Postoperative pain is a common complication of surgery that may contribute to delirium and memory dysfunction, especially in the elderly. To better understand the connection between postoperative pain and cognitive dysfunction, Duke Anesthesiology’s Niccolò Terrando, PhD, and his colleagues, studied pain behavior and nerve injury biomarker expression in mice undergoing orthopedic surgery to repair fractured bones.
Dr. Terrando and Professor Tomas Hökfelt of the Karolinska Institutet are co-senior authors of a manuscript published in the October 2016 issue of Proceedings of the National Academy of Sciences of the United States of America (PNAS), titled “Orthopedic surgery modulates neuropeptides and BDNF expression at the spinal and hippocampal levels.” This study is also featured on PNAS’ research highlights page.
Using an established mouse bone-fracture model associating with memory deficits, Dr. Terrando and his collaborators (including the chairman of Duke Anesthesiology, Dr. Joseph Mathew, and Dr. Beilei Lei of Duke Anesthesiology’s Neuroinflammation and Cognitive Dysfunction Laboratory) assessed pain behavior and expression of several molecules in sensory neurons, spinal cord and brain. An increase in cold sensitivity and up-regulation of several injury markers, including activating transcription factor 3, the neuropeptide galanin, and growth factor brain-derived neurotrophic factor (BDNF), were observed in sensory ganglia. In the hippocampus, BDNF protein levels were increased in mossy fibers. In contrast, the BDNF transcript was not increased in the parent granule cell bodies, and c-Fos levels were decreased, as was neurogenesis.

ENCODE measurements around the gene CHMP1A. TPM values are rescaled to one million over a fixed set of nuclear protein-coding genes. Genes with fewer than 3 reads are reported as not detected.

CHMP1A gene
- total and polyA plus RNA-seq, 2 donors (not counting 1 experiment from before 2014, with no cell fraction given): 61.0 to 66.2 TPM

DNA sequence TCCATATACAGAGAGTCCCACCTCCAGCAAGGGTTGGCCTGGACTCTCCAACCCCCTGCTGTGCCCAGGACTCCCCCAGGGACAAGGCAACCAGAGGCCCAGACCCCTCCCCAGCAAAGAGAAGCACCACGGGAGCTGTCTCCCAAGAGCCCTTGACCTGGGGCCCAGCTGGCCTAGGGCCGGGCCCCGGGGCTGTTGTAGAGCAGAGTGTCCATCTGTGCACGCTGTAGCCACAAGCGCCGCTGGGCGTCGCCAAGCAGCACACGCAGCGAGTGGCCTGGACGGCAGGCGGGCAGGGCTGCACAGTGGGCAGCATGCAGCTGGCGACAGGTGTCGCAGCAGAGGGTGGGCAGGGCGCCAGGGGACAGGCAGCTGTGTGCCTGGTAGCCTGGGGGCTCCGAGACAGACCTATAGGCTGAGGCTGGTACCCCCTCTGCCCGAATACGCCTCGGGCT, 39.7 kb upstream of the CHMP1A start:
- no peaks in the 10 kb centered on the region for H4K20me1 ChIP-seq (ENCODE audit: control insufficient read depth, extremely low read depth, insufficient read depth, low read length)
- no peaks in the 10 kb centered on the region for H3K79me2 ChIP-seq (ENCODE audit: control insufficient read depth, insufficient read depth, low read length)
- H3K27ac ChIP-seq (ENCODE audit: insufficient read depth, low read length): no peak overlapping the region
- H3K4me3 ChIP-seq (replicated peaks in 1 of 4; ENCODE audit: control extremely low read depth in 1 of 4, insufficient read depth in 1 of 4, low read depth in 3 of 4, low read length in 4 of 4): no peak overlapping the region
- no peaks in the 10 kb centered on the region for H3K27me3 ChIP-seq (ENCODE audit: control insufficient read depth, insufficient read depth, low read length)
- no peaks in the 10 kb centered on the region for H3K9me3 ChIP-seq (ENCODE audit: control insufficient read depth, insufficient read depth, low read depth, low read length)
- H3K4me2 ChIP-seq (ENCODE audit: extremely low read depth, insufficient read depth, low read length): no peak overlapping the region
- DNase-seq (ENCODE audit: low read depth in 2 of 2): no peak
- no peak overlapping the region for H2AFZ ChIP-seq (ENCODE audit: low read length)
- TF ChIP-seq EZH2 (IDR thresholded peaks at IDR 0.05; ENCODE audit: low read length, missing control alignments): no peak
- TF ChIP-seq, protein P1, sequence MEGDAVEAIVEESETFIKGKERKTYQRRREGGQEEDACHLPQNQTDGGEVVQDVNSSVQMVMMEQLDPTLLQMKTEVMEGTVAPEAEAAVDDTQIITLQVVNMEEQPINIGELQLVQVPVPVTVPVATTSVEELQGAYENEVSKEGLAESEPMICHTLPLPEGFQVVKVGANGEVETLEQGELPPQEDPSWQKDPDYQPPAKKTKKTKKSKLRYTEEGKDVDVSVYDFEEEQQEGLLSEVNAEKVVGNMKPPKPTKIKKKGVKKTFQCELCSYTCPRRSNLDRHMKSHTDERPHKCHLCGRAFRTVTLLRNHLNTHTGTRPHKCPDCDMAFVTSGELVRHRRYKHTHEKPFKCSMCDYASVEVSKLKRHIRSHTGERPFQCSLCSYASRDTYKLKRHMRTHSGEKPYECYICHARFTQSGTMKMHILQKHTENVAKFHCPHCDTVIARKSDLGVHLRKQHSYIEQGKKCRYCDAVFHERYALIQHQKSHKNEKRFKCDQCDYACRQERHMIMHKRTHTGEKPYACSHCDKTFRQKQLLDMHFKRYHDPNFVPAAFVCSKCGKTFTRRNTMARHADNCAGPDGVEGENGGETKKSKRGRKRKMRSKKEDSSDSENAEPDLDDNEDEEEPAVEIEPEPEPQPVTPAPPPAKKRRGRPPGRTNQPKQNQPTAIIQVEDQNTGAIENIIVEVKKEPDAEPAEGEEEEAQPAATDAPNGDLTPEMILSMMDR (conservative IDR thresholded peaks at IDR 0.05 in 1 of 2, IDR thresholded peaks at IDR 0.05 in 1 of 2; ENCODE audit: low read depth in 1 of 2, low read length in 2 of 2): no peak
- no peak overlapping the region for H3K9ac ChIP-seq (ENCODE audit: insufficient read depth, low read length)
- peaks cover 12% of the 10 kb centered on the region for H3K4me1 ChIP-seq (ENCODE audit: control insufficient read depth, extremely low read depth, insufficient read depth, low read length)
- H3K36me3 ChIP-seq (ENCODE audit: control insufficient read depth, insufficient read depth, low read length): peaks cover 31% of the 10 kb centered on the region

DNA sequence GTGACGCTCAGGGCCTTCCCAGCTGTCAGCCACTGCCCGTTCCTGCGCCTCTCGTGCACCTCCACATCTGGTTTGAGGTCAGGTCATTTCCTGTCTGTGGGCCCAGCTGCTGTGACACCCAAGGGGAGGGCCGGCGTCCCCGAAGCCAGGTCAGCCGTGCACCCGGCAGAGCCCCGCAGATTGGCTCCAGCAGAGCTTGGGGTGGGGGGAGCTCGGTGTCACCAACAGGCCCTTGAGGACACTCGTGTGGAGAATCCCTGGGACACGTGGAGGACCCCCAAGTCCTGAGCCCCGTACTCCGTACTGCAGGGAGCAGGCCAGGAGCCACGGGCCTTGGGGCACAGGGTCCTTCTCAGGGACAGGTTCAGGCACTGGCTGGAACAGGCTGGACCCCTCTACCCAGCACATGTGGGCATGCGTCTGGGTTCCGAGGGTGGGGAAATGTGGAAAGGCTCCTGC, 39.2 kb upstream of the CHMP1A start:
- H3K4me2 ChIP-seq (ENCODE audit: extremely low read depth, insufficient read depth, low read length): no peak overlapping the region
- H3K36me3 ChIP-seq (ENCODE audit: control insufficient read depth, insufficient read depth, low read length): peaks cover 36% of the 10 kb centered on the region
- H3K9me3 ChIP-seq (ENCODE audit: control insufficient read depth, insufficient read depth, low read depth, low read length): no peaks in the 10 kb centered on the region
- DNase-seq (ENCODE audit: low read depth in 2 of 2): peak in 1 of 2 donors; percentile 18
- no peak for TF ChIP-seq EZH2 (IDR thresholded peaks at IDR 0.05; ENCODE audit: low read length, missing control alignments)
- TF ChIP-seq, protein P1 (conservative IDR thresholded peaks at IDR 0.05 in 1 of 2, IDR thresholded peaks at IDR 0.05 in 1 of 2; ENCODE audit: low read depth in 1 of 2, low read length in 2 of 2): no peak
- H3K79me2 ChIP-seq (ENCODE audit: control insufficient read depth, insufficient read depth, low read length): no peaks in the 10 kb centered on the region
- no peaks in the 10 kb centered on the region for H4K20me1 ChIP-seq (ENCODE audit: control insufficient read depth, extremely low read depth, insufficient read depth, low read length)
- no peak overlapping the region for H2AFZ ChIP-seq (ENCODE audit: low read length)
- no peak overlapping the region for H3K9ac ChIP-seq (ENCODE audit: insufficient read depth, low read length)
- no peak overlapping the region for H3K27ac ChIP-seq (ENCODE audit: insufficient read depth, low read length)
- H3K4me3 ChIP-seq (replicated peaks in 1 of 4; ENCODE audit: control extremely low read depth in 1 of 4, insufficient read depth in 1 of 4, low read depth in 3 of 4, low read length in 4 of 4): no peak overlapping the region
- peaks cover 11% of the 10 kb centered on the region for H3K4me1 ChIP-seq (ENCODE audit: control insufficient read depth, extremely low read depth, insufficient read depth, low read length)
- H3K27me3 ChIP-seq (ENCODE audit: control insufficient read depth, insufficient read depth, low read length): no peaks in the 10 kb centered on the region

According to the authors, results of this study reveal that impaired BDNF signaling and reduced neurogenesis in the hippocampus may contribute to mental deficits observed after surgery.
Drs. Terrando and Mathew are both notably DREAM Innovation Grant (DIG) recipients. DIGs support innovative high-risk and potentially high-reward investigations to accelerate anesthesia and pain management research. Dr. Terrando received the award in 2016 for his project, titled “The Systemic Milieu and its Role in Postoperative Cognitive Dysfunction.” Dr. Mathew received a DIG in 2011 for his project, titled “Functional Neuroimaging to Assess Cognitive Function after Cardiac Surgery.” The DIG awards are made possible by Duke Anesthesiology’s DREAM Campaign which was established in 2007 to support the department’s research programs and initiatives.